When mixing personal and professional tasks on your smartphone, it's inevitable that someone is going to accidentally stumble onto malware. The SANS Institute's Chris Crowley has some advice on how to avoid trouble.
Stories by Ryan Francis
An overzealous Web surfer brings employee training to the forefront. See how they have tightened up the network.
After leaving Exabeam at the end of the workday, Ryan Benson’s mind doesn’t shut off when it comes to thinking about designing new defenses against Black Hats. See what his day looks like.
A survey sponsored by Check Point found that 64 percent of respondents are doubtful that their organization can prevent a mobile cyberattack. What can be done to combat that?
In the matter of the Dyn situation, it was those Internet of Things devices that created the voluminous distributed denial of sevice attack. A DVR was used to attack Dyn’s network. To reduce the impact of such attacks, officials at InsuranceQuotes have noted some of the more popular smart home gadgets in your home that could be vulnerable.
The National Association for Information Destruction (NAID) found in a recent study that 40 percent of the devices that bought from secondhand markets had PII on them.
New and dynamic authentication factors can help prevent identity theft. The idea of using a fingerprint reader to log on to a smartphone is nothing new, but the latest wrinkle is the pressure with which that finger pushes on the reader.
A consortium was recently created to make sure that your car stays on the road and in your control.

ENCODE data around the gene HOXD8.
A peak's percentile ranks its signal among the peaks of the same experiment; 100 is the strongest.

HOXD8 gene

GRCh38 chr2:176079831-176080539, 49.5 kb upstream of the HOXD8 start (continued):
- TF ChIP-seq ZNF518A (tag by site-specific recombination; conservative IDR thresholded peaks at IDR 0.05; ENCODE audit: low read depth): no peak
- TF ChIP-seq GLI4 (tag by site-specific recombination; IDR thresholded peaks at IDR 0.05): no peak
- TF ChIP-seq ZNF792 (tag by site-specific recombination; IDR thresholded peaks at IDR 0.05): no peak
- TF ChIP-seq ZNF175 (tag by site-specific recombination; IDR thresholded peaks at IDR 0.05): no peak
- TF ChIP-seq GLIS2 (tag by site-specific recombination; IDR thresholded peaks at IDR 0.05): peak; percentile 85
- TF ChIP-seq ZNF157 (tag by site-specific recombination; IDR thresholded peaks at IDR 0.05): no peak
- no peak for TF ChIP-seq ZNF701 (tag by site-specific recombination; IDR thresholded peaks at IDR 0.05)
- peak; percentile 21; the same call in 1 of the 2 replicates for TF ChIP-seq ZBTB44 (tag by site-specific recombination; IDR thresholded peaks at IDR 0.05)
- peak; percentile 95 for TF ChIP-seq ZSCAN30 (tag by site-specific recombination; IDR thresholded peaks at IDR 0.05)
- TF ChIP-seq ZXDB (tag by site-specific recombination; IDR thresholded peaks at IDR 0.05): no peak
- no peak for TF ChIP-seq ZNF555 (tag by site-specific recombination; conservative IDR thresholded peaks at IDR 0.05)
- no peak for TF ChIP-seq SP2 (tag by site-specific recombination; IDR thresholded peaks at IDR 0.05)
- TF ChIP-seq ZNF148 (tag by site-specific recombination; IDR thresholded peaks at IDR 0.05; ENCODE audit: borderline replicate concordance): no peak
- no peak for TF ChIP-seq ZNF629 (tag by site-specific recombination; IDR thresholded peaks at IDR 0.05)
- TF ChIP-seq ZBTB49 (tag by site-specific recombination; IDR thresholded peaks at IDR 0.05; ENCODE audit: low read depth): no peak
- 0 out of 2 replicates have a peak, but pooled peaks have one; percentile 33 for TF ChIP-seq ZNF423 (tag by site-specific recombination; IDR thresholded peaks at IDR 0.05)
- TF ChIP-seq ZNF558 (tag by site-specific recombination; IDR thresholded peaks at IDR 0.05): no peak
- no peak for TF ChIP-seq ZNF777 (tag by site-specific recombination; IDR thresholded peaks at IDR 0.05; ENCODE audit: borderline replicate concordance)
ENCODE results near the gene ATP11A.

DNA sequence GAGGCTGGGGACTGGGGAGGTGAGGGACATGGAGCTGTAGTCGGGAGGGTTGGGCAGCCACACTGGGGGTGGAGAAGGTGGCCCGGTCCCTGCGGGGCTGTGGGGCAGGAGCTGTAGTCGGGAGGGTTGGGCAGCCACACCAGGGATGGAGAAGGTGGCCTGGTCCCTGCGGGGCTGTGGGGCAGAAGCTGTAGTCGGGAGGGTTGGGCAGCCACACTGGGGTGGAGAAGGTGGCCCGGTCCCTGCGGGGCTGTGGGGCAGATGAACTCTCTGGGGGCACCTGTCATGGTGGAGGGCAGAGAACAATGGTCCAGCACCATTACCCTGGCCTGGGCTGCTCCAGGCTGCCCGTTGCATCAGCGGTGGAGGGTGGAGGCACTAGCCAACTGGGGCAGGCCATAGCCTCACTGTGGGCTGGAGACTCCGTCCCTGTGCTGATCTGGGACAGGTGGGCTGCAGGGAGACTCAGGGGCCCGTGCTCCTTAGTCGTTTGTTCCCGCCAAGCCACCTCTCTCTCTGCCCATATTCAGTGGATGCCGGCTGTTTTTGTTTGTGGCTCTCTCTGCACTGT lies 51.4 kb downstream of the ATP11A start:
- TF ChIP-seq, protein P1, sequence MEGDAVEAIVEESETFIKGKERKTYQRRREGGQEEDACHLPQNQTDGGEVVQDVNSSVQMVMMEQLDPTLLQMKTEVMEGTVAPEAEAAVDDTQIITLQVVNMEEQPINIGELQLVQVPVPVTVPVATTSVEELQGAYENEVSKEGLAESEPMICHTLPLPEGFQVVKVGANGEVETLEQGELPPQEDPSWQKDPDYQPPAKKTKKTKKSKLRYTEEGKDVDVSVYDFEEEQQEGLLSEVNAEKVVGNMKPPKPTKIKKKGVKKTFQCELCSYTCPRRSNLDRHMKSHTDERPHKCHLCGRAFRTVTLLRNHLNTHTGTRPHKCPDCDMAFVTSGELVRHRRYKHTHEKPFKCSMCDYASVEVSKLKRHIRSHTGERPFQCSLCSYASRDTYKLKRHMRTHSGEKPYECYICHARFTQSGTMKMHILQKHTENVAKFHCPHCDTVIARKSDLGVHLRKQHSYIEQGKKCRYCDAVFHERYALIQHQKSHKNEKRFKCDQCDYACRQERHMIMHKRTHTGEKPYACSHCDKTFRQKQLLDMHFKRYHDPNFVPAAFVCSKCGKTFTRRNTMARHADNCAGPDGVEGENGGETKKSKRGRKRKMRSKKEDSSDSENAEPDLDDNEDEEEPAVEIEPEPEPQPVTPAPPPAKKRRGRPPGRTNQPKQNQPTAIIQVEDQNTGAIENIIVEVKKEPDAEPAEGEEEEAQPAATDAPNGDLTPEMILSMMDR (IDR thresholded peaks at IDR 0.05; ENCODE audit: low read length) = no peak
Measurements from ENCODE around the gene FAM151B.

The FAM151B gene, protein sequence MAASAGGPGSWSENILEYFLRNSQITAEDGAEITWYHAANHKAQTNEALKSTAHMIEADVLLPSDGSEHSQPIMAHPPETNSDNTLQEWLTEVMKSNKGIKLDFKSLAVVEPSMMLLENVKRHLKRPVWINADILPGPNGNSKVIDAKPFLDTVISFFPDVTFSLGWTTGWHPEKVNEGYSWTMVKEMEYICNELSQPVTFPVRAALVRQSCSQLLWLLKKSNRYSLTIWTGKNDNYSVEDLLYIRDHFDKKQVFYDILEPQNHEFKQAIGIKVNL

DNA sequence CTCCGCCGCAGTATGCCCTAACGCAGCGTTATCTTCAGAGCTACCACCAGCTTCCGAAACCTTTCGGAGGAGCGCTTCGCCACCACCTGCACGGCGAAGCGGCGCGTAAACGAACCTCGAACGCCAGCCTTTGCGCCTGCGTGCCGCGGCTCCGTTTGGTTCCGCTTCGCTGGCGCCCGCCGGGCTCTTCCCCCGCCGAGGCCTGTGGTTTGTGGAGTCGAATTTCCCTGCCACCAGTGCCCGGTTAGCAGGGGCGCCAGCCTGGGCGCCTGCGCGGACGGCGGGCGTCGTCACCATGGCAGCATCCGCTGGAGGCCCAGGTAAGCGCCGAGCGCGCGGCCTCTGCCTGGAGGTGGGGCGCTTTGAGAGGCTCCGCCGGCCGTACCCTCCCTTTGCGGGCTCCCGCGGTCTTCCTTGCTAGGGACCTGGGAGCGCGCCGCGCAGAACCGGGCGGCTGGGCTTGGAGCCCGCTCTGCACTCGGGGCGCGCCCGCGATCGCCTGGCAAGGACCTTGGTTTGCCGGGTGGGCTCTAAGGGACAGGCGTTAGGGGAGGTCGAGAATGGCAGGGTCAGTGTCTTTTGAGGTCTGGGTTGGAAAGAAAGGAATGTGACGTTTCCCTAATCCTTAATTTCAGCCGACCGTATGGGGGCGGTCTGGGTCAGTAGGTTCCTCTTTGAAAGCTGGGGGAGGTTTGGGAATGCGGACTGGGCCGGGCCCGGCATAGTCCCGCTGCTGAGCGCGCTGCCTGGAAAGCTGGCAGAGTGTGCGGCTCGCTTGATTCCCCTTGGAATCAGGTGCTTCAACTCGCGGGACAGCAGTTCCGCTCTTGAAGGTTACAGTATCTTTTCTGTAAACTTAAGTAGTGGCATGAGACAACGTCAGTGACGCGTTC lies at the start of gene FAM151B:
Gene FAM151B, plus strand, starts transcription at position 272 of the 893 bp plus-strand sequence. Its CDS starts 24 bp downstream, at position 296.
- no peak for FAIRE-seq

Verizon releases its annual breach report that puts the reader in the driver's seat.
Remember when all you had to worry about with your car is getting an oil change every 3,000 miles. Today’s connected cars are miles ahead technologically speaking of those “dumb” vehicles, but drivers could see a bumpy ride if thieves get a hold of the data the car possesses. See how things have changed.
Experts offer differing opinions on where cloud security is headed.
As if holding your data hostage and seeking cash payment weren’t harsh enough, security experts foresee the next stage of ransomware to be even worse.
There is much uncertainty surrounding the security industry for 2017. Many of the trepidations of experts in the field are directly connected to what the nation’s next president will do. Find out what else worries them.
There are a million things to worry about but these chief security officers provide advice on how to start off on the right foot.
It’s no longer about whether or not you’ll get attacked, it’s about knowing what the repercussions are and if you have the right controls to minimize or completely eliminate the fallout. In order to be able to do this effectively, you need be attuned with your network controls and architecture. VArmour CEO Tim Eades offers a few questions decision makers should be asking to ensure they keep their organizations from being the next Yahoo.
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